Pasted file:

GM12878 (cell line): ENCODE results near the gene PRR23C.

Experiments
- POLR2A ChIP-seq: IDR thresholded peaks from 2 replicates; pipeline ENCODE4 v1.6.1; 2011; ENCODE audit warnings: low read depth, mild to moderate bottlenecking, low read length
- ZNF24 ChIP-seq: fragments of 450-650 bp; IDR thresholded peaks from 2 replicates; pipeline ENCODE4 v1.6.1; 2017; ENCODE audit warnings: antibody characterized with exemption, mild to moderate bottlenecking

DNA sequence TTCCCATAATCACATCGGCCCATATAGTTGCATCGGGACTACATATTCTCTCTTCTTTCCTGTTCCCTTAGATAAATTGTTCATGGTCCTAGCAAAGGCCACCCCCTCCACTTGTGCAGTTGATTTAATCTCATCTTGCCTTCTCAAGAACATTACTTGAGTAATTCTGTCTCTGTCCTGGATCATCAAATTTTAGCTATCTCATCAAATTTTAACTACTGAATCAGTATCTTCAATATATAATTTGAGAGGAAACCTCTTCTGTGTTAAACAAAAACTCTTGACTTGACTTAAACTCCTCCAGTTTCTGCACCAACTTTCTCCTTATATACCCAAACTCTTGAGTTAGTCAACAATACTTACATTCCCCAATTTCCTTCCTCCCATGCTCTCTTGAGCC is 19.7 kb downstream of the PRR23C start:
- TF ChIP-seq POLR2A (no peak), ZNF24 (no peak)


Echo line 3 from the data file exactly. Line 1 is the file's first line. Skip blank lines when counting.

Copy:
- POLR2A ChIP-seq: IDR thresholded peaks from 2 replicates; pipeline ENCODE4 v1.6.1; 2011; ENCODE audit warnings: low read depth, mild to moderate bottlenecking, low read length